SAN DIEGO—Sanofi’s Toujeo has plenty of competition in the basal insulin market, but new real-world data shows it may outdo its peers at cutting the risk of hypoglycemia for older patients. And Sanofi's planning three real-world follow-ups, a "major shift" from its usual data approach.
A study examining an at-risk population of seniors who had switched to basal insulin found that at a 6-month follow-up, those taking Toujeo were 57% less likely to experience hypoglycemia than those who switched to competing insulins—such as Novo Nordisk’s Tresiba and Levemir, and Toujeo’s own predecessor, Lantus—Sanofi announced on Tuesday.
A Novo Nordisk spokesman declined to comment on the Sanofi data.
Less hypoglycemia, of course, means more savings for payers, who have squeezed diabetes drugmakers hard over the last few years to cut down on their own rising costs.
“In the past, the communication on new data … was limited to a communication to regulators—‘is this drug safe and efficacious’—or to physicians. This is no longer possible,” Riccardo Perfetti, Sanofi’s VP of global medical affairs for its diabetes franchise, said in an interview. “You really need to be able to communicate to other stakeholders. I would include the patients first—patients now want to know more—but also those who have to pay for it.”
While Sanofi believes that "data provided by randomized controlled studies need to be complemented by the real experience of the physicians and patients,” Perfetti said, the company knows real-world studies have their limitations. And that’s one reason Sanofi is conducting three complementary trials with Toujeo that it’s calling “randomized, prospective, real-life clinical studies.”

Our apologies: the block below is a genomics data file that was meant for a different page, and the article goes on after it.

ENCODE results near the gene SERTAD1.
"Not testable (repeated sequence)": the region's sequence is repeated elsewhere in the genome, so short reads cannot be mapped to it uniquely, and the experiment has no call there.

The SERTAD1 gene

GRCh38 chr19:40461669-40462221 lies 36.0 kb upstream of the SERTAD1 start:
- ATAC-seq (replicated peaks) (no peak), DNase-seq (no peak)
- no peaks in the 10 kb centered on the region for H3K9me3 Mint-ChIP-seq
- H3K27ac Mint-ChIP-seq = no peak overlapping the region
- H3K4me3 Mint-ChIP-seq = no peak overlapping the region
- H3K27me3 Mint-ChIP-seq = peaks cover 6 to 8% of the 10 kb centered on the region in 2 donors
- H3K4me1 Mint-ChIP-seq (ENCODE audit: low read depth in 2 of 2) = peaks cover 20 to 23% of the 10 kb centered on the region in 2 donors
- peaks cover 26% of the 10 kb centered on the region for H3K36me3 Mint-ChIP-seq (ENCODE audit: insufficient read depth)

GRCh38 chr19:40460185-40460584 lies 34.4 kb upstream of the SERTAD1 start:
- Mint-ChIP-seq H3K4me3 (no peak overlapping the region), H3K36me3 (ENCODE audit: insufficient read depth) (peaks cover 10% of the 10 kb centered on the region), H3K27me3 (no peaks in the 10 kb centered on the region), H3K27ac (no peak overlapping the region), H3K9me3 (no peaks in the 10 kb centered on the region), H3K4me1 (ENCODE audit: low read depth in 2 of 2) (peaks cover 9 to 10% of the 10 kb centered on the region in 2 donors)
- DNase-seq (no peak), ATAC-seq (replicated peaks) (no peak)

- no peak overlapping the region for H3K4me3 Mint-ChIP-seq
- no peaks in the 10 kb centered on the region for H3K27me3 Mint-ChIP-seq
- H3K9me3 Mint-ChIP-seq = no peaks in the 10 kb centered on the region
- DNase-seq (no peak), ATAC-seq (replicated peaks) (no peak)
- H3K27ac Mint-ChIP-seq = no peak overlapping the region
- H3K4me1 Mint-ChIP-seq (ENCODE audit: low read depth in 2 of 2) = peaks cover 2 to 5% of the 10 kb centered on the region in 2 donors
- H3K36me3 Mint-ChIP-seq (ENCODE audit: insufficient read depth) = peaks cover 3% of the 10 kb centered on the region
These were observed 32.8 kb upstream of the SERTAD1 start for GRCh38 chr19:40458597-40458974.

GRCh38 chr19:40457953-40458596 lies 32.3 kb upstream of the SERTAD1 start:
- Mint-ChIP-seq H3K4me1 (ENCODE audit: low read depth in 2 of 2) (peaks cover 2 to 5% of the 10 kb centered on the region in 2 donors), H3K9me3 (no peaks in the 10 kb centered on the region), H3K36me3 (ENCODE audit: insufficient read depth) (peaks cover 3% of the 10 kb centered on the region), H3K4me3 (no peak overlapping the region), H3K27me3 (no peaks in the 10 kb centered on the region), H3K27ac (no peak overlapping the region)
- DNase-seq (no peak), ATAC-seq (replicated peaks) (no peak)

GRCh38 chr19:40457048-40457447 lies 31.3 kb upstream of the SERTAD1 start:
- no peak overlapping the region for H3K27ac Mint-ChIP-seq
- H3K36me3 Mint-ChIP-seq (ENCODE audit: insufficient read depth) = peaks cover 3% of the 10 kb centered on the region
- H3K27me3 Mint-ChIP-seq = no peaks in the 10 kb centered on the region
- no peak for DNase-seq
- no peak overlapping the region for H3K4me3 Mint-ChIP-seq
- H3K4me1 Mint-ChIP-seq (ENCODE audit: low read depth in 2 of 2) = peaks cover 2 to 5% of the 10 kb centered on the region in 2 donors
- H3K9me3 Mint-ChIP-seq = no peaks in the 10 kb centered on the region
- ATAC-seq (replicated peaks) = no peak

In Europe, the company’s Reach Control study is examining patients coming to insulin from oral agents, while its Regain Control trial is looking at those switching from other basal insulins. And in the U.S., Sanofi is working on Achieve Control, which will investigate patients naïve to insulin who are randomized to receive either Toujeo or a comparator. All three of those trials will collect patient feedback on hypoglycemia and treatment satisfaction, in addition to clinical data.
For Sanofi, the approach marks a “major shift” in the way the French drugmaker serves up data on its meds, Perfetti said, adding that “it will not be only a Toujeo example.”
“Anything that will come will go through this pressure test of demonstrating that the drug meets not only the regulatory challenges, but also the ones of usability. Are the patients able to use it? Are they having a better life? Is the overall cost profile sustainable?” he said. “This is a paradigm shift, it’s not an episodic event, and we’re very much engaged in this as a philosophical change.”